Identifying it

Identifying asbestos is something that many will claim to be able to do, but few have the necessary training and experience. In order to accurately identify asbestos-containing materials (ACM) there are many factors that need to be considered. Acquiring this knowledge requires specialist training and many years of experience. Even then, the suspect material still needs to be sampled and sent to a laboratory for an accurate analysis.

How to visually identify ACM

The first stage of any identification is to make a visual assessment of the suspect material. At this stage a number of factors will be considered such as the age of the building, the location of the material and its intended use. For example, pipe insulation in a boiler room, in a building built in the 1950s, is highly-likely to be an ACM.

Its important to note that while visual identification is normally adequate we’d always recommend laboratory analysis before undertaking any works on a suspect material. The costs associated with the removal of an ACM are considerably different to a non-asbestos material. We’d also recommend that the person making the visual identification can demonstrate that they have sufficient knowledge to do so. Ideally you would use a trained professional from a UKAS accredited surveying organisation or an HSE licensed contractor.

Sampling and analysis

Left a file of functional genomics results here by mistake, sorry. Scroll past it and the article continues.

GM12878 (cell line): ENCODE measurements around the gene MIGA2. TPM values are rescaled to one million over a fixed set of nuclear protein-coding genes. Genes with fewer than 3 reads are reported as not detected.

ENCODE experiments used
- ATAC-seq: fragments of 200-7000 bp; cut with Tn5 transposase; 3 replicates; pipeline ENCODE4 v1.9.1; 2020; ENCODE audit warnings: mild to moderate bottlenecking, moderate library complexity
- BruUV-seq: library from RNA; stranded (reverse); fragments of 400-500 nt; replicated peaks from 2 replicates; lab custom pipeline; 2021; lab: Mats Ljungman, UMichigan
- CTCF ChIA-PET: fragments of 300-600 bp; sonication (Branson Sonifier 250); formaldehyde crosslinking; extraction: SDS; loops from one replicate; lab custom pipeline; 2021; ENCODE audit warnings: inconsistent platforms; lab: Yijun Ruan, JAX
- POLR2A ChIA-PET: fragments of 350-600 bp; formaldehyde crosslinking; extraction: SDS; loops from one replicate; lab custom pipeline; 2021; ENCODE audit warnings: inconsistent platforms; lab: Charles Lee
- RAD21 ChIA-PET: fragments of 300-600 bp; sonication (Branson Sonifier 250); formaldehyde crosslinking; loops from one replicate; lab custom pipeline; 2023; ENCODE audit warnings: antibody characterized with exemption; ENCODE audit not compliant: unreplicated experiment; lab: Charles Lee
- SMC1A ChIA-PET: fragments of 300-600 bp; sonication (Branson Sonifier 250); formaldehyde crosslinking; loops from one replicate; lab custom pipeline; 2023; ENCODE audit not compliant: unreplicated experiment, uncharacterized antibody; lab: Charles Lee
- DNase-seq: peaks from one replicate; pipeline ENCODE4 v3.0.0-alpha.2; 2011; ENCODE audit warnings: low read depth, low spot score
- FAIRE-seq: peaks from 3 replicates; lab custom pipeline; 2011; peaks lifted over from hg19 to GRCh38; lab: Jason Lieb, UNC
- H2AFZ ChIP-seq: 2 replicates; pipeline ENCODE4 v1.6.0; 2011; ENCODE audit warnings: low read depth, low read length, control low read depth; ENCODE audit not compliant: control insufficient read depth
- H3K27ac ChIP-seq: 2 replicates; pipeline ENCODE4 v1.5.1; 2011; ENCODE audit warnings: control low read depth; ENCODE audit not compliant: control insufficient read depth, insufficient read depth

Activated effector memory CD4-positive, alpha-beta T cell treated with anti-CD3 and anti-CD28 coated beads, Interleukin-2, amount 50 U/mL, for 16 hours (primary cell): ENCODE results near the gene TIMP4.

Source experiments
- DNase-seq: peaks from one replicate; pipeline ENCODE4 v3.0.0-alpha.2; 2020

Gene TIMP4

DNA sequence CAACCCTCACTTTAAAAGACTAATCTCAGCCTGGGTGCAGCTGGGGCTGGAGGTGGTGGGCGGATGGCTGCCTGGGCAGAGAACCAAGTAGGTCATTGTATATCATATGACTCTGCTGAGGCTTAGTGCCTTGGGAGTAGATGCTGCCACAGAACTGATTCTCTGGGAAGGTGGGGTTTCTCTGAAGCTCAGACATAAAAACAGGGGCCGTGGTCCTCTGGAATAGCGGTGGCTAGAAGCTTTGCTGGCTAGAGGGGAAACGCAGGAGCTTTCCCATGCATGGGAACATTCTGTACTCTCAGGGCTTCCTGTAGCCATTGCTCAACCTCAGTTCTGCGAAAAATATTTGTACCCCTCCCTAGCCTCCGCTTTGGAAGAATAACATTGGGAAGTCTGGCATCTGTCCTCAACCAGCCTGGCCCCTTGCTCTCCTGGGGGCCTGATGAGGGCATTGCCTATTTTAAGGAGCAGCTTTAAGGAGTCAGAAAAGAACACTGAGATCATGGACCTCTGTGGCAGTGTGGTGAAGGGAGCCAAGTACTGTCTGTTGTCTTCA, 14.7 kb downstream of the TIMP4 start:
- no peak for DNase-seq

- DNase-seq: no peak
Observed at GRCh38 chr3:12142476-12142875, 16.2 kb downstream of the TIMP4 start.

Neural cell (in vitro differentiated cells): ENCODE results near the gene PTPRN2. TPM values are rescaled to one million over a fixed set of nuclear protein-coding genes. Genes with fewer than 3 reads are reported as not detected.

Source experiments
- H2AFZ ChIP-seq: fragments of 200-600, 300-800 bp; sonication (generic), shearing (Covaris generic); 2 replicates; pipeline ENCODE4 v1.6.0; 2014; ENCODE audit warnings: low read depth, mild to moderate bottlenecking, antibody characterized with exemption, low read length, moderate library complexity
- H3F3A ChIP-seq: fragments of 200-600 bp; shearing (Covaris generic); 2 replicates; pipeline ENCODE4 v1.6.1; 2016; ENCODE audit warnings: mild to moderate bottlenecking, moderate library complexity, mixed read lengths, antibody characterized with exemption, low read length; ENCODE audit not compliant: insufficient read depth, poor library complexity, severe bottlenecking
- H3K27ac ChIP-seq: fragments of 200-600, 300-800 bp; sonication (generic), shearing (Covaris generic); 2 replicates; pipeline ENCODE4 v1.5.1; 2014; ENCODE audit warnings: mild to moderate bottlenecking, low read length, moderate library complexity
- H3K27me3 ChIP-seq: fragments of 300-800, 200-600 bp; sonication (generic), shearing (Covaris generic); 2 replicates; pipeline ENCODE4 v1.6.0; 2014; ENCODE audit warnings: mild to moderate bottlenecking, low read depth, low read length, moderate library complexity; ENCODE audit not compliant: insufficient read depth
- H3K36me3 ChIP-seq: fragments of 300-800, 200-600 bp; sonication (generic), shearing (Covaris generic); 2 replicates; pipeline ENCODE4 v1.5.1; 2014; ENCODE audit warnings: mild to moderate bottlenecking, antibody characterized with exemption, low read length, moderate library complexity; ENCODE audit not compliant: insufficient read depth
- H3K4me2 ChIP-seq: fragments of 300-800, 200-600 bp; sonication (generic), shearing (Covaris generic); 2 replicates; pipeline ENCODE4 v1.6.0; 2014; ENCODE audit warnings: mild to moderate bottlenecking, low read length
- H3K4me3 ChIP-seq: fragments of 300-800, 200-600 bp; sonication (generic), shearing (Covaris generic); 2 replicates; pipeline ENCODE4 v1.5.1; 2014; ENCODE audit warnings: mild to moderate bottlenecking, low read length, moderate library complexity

Once you’ve visually identified a material you may wish to go one step further and get a sample of the material analysed. There are a number of UKAS-accredited (mandatory) laboratories throughout the UK that perform sample analysis. Before, doing so you should take a representative sample but, as this could potentially expose you to the harmful fibres, we’d recommend that you contact the lab and ask them to visit your property (there will be a cost associated). If you are taking a sample from your home and are determined to take your own sample then ensure that you dampen down the area before sampling and wear an original mask during the sampling process. The simplest way to take the sample is with a sharp knife or with long nosed pliers.

If you wish to carry out asbestos identification throughout a building then we’d recommend using a specialist survey organisation.

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